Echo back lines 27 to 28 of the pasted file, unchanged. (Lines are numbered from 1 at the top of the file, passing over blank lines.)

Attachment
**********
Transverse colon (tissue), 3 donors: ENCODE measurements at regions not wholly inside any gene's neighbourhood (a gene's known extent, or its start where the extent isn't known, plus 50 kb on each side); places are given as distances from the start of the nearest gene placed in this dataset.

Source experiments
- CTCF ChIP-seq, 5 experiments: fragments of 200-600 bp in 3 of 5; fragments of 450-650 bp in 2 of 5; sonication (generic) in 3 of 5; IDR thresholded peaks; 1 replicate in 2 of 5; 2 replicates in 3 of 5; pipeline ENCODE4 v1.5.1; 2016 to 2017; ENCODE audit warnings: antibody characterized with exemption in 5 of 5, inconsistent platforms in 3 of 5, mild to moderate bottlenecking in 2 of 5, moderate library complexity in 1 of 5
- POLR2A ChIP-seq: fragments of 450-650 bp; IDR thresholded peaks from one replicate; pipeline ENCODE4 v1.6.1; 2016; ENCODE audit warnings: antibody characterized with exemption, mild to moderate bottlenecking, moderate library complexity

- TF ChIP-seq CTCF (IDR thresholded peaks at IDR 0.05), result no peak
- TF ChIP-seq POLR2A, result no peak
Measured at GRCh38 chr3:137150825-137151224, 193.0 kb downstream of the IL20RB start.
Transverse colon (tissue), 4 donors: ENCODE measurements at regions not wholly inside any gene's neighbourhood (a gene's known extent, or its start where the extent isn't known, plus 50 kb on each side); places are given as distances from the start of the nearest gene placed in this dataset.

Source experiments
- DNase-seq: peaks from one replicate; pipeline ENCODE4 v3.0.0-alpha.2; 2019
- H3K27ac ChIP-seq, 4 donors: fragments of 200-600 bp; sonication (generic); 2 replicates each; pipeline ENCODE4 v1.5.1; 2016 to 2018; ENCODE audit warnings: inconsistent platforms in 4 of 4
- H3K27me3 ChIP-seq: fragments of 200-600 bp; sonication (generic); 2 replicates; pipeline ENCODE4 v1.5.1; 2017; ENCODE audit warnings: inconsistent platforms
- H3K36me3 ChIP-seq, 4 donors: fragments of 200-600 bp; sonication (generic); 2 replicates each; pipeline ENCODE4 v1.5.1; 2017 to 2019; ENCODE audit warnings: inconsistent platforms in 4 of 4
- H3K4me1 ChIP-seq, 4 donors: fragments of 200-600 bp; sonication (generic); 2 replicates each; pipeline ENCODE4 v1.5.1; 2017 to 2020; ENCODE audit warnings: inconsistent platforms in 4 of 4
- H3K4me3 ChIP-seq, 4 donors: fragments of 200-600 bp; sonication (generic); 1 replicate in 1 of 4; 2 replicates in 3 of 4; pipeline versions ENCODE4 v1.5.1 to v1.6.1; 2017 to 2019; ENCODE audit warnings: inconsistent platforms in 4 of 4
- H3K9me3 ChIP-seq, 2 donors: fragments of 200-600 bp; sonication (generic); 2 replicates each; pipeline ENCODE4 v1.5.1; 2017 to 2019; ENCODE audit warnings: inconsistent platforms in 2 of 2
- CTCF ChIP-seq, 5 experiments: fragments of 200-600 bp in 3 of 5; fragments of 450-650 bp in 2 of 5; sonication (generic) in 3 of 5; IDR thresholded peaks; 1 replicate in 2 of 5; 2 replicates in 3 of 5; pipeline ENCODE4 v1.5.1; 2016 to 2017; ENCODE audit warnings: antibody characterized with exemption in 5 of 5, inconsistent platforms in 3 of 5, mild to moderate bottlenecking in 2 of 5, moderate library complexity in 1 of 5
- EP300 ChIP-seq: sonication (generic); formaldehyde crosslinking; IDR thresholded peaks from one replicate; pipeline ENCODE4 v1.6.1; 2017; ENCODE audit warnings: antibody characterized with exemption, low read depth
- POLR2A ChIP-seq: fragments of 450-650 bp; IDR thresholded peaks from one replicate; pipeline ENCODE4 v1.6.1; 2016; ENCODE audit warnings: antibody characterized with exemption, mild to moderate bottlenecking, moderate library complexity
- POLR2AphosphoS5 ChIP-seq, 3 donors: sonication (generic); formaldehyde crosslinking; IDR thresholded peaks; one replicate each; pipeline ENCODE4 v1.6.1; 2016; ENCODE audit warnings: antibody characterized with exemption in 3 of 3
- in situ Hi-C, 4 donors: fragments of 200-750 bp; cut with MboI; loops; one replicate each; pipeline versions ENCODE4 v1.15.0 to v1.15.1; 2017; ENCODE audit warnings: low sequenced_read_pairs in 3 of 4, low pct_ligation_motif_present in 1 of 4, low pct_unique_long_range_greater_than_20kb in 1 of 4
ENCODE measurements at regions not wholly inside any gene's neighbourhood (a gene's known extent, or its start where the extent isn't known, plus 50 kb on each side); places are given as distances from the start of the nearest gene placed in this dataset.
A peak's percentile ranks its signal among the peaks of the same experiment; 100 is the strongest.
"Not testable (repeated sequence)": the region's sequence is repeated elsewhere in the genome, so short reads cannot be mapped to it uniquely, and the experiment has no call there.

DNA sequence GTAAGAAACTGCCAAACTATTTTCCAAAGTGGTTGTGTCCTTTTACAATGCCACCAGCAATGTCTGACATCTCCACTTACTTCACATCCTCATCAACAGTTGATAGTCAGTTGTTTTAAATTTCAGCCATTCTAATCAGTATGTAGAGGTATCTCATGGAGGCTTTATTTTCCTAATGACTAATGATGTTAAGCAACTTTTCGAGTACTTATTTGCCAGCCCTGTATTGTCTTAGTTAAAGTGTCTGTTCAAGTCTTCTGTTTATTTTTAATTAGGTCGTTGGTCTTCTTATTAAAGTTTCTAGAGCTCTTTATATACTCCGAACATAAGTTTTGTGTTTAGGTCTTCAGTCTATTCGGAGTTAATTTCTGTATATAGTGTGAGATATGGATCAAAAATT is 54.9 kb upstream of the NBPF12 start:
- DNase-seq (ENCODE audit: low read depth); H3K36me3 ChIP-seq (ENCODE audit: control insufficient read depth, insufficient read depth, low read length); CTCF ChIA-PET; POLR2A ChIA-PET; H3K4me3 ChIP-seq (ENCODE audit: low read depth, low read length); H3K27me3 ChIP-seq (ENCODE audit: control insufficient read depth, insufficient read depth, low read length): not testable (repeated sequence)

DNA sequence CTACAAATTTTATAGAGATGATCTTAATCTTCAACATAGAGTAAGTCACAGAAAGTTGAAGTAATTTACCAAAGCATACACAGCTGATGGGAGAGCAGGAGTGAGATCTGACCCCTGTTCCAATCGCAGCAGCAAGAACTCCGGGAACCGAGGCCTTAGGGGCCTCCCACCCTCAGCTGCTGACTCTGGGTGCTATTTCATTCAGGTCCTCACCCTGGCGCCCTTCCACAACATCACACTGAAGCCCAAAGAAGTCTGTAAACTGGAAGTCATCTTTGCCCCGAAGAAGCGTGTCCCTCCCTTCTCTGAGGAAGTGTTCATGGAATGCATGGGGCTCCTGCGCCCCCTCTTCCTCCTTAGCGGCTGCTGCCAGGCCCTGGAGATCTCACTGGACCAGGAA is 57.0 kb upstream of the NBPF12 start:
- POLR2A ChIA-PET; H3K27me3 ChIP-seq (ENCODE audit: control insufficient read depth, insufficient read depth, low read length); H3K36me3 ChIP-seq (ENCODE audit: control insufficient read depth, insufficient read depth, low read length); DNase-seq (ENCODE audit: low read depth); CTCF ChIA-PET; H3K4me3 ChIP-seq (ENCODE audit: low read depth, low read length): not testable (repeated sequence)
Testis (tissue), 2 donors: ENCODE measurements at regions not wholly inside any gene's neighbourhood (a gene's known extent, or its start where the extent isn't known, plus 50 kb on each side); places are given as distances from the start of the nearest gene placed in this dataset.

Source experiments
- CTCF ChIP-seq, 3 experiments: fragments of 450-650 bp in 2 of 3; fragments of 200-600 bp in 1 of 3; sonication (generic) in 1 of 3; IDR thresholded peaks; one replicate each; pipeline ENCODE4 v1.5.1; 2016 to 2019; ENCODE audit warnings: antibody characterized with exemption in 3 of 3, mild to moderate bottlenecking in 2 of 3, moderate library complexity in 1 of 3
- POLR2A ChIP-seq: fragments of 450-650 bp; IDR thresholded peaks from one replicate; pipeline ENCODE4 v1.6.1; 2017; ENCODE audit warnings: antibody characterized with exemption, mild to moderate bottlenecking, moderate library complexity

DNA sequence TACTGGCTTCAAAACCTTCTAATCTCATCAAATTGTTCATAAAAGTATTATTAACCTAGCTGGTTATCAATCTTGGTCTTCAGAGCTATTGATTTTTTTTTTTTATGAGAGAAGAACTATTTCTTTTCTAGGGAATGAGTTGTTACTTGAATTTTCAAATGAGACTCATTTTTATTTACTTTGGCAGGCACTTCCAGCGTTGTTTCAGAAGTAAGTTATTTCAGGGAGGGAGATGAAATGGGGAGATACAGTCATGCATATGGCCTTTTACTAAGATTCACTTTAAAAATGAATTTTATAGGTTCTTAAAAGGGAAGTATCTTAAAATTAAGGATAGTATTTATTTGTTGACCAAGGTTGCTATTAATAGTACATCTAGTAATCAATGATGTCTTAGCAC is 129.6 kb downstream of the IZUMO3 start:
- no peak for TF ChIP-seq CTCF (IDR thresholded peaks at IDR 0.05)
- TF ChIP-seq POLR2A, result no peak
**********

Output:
DNA sequence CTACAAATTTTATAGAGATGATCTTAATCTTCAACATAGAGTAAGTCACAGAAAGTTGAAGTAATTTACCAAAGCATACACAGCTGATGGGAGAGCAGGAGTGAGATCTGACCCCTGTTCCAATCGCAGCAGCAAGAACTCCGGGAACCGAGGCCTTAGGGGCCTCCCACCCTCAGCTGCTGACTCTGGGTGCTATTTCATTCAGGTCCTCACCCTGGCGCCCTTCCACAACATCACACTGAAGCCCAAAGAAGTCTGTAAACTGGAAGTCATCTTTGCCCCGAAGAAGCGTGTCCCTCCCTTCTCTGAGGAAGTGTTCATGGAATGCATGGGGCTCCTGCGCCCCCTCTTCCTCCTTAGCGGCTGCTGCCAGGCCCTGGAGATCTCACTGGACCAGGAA is 57.0 kb upstream of the NBPF12 start:
- POLR2A ChIA-PET; H3K27me3 ChIP-seq (ENCODE audit: control insufficient read depth, insufficient read depth, low read length); H3K36me3 ChIP-seq (ENCODE audit: control insufficient read depth, insufficient read depth, low read length); DNase-seq (ENCODE audit: low read depth); CTCF ChIA-PET; H3K4me3 ChIP-seq (ENCODE audit: low read depth, low read length): not testable (repeated sequence)